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Burlap And Bling: How to Use Burlap In Your Wedding Décor And Still Make It Beautiful
Burlap For Weddings?
When you think about fabric used in weddings, usually fabrics like silk, satin, tulle, and organza come to mind. Ever since Queen Victoria wore white for her own wedding and set the wedding world on its ear, those have been traditional fabrics used in wedding décor. Over the years, we've seen color added in and brides veering away from the traditional white. Little by little, the colors have gotten brighter and more dramatic. Even prints have been added to the mix with toile and damask, even polka dots, being seen in runners and tablecloths. But burlap? Seriously? Amazingly enough, burlap has become strangely popular in wedding décor with brides fighting like bridezillas to have the humble fabric included in all elements of their décor including pew markers, runners, overlays, even signs. Why would such a rough, rustic looking (and more often than not, smelly!) fabric be used as wedding decor?
Burlap Pew Markers
Although many brides choose burlap simply because it's trendy, like most fads, it didn't start out that way. More than likely, one renegade bride decided to buck the overpriced and overblown wedding industry and follow the "Keep It Simple" adage. Who knows, maybe she lived near a farm and her expensive runners didn't come in on time for her wedding and her planner had to think up something fast. So they just grabbed a few potato sacks, split them open, laid them on the table, and Voila!...a star is born!
Regardless of how it happened, it really started a trend where brides are now seeking out rustic and vintage materials for use in their weddings. One can only hope that the trend is simply part of the greening of society and "reduce, reuse, and recycle" is actually being take to heart, even by the bridal industry where sometimes excess is the norm. It can be reused for all sorts of things, including for landscaping material, and it's so insanely popular that most brides can easily re-sell their décor on wedding sites such as The Knot, Weddingbee, etc., to other burlap-hungry brides-to-be. Burlap is very inexpensive (in many cases about $2.99 in fabric stores) and can come in lots of colors, including natural, ivory, green and many others. It also can be combined with other inexpensive materials such as twine, doilies, either paper or lace, and homespun fabrics to create a really stunning and eyecatching display at a wedding ceremony or reception.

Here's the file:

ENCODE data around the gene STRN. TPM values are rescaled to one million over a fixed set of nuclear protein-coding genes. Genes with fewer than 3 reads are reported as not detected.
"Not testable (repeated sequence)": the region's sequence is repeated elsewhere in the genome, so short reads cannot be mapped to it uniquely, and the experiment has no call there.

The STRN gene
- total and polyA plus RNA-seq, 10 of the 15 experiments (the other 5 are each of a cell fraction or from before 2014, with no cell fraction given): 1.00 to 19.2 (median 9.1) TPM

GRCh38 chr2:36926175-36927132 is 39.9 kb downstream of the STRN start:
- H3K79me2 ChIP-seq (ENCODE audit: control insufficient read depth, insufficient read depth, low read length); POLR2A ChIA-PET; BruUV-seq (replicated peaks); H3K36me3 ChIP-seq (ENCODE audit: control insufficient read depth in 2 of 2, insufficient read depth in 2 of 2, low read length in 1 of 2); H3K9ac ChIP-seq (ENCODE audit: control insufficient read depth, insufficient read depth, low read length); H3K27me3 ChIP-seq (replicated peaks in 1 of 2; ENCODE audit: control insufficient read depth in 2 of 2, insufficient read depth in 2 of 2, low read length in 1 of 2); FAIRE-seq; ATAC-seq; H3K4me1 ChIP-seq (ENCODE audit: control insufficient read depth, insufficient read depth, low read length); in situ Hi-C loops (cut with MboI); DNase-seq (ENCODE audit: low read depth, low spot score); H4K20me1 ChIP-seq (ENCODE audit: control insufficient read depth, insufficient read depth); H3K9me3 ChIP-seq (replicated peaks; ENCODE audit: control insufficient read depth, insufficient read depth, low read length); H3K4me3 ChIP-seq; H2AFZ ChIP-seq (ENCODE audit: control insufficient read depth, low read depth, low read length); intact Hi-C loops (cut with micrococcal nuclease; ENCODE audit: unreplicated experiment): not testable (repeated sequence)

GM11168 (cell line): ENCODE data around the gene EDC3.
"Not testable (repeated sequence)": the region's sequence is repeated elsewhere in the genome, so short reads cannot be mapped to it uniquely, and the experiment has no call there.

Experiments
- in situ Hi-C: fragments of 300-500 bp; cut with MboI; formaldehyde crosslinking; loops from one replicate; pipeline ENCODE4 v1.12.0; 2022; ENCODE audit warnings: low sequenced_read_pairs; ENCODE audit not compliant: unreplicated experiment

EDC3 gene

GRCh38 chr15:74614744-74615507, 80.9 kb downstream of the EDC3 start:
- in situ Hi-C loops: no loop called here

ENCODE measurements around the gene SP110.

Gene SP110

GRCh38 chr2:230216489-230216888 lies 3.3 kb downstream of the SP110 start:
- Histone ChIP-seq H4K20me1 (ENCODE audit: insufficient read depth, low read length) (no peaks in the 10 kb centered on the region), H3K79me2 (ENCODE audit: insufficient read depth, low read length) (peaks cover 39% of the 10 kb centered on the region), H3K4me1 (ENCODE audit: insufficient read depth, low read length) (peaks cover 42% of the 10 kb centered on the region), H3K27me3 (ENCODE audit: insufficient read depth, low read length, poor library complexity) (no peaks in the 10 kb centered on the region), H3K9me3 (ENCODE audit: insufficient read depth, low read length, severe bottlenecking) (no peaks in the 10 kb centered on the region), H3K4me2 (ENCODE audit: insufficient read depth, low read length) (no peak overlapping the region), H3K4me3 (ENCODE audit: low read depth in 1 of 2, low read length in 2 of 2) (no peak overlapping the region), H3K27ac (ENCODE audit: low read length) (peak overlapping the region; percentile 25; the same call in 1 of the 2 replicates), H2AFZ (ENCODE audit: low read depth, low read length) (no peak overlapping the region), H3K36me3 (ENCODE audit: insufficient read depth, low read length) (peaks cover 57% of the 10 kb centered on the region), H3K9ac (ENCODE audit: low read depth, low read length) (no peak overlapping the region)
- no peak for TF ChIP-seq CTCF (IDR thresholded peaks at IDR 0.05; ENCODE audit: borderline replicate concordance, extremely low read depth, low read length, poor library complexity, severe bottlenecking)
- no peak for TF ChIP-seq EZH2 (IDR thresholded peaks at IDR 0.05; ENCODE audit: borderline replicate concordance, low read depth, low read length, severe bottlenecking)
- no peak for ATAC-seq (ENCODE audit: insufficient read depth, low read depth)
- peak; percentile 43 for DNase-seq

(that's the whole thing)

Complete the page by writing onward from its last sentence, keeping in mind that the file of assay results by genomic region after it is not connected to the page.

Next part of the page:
How To Get The Smell Out Of Burlap
Burlap can be purchased in huge rolls from suppliers like U-line and in widths that are perfect for everything from table runners to curtains. However, just like the potato sacks you remember from kid potato sack races, burlap has that distinctive, not too pleasant smell. If you think you can dump that whole stinky mess in your washer and wash the smell out, think again. For all its rugged good looks, burlap doesn't make it through the washing machine very well. It usually comes out resembling a wrinkly wad and virtually unusable. So a word to the wise, if you're trying to be efficient and wash it in the washing machine...DON'T! You can wash burlap very carefully by hand in vinegar and water and then hang to dry...again, the flipping over and over in the dryer doesn't agree too well with delicate and loosely woven burlap. Two non-washing methods to try are simply hanging the burlap outside in fresh air and letting it air out or sprinkling it with baking soda and letting the soda absorb the odors.